Last night the powers at the Paris peace conference managed to agree on the first stages of the accord, on the question of guilt in the Great War. They have determined that Germany is in fact the main party that carries the guilt of the war, both in the responsibility in starting the war and of the horrors of the war, specifically the war crimes perpetrated.
Having been given a copy of the text we at the New York Times believe strongly in the message of peace and reconciliation that the preamble conveys:
“It is important to keep looking at the future and the past to understand the cruelties happening on the battlefield and beyond. We need to consider the consequences of the decisions that will be made today. We keep this in mind while writing this draft. In order to move forward it is important that we can close the chapter that lay behind us without forgetting the suffering of too many individuals, families and countries over the last four years. Our citizens have suffered financially and emotionally. It is impossible to put a number on death. It is however possible to compensate families that have lost their fathers, sons, mothers and daughters.”
It is clear that Germany has been condemned for its multiple breaches of the Hague Convention. However, “signing nations acknowledge that a further investigation is needed to get an overview of individual responsibilities by members of the former German government and military leadership.” To this end the creation of the Great War Criminal Chort to determine on a case by case basis the culpability of individuals and their crimes.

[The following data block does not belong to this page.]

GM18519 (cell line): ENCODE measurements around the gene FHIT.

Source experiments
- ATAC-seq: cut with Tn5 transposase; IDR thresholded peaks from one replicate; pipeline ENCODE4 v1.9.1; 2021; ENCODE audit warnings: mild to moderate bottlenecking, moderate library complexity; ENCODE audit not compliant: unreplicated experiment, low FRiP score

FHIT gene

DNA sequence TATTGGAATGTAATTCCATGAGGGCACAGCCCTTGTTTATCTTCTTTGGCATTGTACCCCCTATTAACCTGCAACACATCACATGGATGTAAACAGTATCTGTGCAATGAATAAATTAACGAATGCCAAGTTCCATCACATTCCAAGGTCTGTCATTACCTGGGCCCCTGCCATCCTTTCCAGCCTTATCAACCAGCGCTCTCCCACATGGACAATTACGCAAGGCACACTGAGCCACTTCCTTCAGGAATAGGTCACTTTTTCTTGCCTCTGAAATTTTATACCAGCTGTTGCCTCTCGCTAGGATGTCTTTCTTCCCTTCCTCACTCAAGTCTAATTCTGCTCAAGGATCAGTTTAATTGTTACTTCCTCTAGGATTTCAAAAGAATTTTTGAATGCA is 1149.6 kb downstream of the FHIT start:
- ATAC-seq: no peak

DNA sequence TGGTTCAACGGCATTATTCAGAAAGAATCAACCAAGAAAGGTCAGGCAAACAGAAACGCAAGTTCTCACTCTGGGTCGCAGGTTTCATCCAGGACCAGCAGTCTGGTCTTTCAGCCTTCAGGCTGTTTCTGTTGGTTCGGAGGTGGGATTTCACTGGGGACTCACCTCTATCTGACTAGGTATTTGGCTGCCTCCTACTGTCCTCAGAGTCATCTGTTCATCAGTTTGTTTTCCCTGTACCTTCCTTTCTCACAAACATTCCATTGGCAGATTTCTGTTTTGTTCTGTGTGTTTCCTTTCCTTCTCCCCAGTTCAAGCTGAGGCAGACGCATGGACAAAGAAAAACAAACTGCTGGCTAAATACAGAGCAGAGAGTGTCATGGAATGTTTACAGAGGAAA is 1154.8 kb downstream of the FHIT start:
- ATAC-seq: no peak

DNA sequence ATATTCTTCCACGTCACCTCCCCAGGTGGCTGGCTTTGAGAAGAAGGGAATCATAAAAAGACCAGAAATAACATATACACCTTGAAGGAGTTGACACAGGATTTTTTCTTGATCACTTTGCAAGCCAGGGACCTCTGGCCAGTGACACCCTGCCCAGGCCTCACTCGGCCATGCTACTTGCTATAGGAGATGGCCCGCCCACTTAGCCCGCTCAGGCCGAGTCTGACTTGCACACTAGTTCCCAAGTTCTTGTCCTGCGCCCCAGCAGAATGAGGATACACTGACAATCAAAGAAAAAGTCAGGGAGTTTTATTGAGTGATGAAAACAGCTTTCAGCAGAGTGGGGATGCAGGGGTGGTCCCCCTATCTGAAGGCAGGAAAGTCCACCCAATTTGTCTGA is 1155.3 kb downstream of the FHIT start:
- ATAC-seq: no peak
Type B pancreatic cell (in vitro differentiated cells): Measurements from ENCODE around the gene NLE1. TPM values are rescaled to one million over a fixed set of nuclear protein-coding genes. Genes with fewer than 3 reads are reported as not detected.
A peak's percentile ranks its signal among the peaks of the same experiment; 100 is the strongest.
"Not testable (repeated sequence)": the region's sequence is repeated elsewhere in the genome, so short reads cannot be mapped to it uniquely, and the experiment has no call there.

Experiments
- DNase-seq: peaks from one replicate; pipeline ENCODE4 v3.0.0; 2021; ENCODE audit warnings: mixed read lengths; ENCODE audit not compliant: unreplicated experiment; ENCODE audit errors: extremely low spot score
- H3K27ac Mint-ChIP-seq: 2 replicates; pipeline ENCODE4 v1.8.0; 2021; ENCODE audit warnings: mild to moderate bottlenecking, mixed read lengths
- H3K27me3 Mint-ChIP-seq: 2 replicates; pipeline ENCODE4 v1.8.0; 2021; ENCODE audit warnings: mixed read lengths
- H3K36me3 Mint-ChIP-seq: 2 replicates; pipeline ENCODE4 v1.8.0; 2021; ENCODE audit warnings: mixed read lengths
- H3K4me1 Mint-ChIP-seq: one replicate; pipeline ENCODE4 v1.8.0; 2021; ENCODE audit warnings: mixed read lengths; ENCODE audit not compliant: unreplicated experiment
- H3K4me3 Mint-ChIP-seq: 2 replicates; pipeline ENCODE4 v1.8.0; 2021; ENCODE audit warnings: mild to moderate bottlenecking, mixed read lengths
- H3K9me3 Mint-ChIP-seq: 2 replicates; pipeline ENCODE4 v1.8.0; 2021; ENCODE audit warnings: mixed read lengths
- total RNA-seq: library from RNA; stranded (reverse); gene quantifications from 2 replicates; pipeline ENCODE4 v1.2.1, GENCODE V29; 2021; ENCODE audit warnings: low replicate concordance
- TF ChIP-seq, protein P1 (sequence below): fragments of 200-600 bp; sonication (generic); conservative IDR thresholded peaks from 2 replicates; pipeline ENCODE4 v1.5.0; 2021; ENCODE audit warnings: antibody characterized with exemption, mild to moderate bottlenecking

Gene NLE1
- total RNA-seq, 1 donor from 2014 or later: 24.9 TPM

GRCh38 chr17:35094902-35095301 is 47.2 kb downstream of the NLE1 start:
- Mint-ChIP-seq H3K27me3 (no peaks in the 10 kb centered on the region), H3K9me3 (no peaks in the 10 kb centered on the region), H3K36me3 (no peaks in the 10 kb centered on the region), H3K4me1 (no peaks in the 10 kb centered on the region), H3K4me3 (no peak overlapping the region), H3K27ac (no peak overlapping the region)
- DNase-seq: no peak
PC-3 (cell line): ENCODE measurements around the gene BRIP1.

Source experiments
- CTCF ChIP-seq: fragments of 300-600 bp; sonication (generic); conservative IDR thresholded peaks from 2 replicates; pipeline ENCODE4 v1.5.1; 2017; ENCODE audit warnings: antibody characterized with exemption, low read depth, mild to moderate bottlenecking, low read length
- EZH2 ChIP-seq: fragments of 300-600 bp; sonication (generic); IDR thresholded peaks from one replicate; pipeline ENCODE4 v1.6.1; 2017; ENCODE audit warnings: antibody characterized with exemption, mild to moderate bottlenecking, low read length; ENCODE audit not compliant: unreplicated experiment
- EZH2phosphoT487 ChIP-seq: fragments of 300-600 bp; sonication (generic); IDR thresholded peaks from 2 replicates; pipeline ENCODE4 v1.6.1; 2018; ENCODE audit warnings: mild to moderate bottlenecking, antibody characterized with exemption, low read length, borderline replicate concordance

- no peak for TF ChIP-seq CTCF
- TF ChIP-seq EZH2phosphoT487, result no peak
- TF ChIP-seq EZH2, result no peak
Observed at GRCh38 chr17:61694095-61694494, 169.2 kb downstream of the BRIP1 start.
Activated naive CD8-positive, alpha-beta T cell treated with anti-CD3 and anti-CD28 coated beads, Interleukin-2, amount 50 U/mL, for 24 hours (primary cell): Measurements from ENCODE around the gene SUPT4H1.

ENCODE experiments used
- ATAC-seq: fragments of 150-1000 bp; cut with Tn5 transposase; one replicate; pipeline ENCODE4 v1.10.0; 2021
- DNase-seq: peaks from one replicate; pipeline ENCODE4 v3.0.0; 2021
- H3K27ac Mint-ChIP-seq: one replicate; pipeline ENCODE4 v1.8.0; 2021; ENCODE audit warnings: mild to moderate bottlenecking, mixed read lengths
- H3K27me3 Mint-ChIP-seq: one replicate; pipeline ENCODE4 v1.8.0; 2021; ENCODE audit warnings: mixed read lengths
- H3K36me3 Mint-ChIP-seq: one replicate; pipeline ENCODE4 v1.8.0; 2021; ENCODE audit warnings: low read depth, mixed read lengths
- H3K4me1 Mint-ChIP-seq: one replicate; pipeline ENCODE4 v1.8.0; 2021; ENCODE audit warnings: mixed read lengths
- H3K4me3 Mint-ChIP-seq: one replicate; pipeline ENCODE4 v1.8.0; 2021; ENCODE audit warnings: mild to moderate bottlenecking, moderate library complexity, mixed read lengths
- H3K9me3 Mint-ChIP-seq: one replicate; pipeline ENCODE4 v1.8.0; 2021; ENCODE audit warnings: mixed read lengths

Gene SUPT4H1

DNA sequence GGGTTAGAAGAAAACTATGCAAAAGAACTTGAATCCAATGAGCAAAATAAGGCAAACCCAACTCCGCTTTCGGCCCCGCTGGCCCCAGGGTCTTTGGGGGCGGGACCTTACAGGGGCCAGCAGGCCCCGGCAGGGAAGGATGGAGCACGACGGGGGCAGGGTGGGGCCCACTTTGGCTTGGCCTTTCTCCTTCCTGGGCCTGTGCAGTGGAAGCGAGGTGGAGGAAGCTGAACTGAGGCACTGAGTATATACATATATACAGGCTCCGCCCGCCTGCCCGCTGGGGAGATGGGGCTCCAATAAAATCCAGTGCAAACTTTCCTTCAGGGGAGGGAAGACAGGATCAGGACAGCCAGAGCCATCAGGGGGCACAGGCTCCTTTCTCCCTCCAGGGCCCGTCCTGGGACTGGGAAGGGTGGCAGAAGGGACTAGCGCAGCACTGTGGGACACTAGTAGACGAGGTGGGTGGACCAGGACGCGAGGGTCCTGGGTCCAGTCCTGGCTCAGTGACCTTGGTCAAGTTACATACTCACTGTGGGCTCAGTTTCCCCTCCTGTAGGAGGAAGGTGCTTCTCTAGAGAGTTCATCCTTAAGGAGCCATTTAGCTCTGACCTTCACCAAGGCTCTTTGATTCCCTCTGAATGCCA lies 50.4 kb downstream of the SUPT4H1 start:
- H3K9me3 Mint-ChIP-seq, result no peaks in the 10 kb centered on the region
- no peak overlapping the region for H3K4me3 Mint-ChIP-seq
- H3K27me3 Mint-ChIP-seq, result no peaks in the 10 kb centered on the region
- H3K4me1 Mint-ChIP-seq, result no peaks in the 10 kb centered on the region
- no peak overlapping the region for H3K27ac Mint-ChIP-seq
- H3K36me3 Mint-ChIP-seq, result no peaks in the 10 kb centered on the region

In terms of reparations, as for the rest of the agreement it is Germany who is the main aggressor yet the other central powers are also responsible. In order to determine reparations and maintain oversight of them an independent commission is to be formed. In which signatories will have equal influence and the central powers will be given observer status for the first 5 years, to be reviewed depending on the progress of their reparations payments and their relations with neighboring member states.
Said Commission will also be sole arbitrator in the divvying up of reparations to the allied countries.
It has also been agreed that the right of successor nations of the central powers to self determination, and in accordance with President Willson’s 14 points. This agreement is a concrete step towards peace and reconciliation.
- Wilma Dikfit, Editor in Chief of the New York Times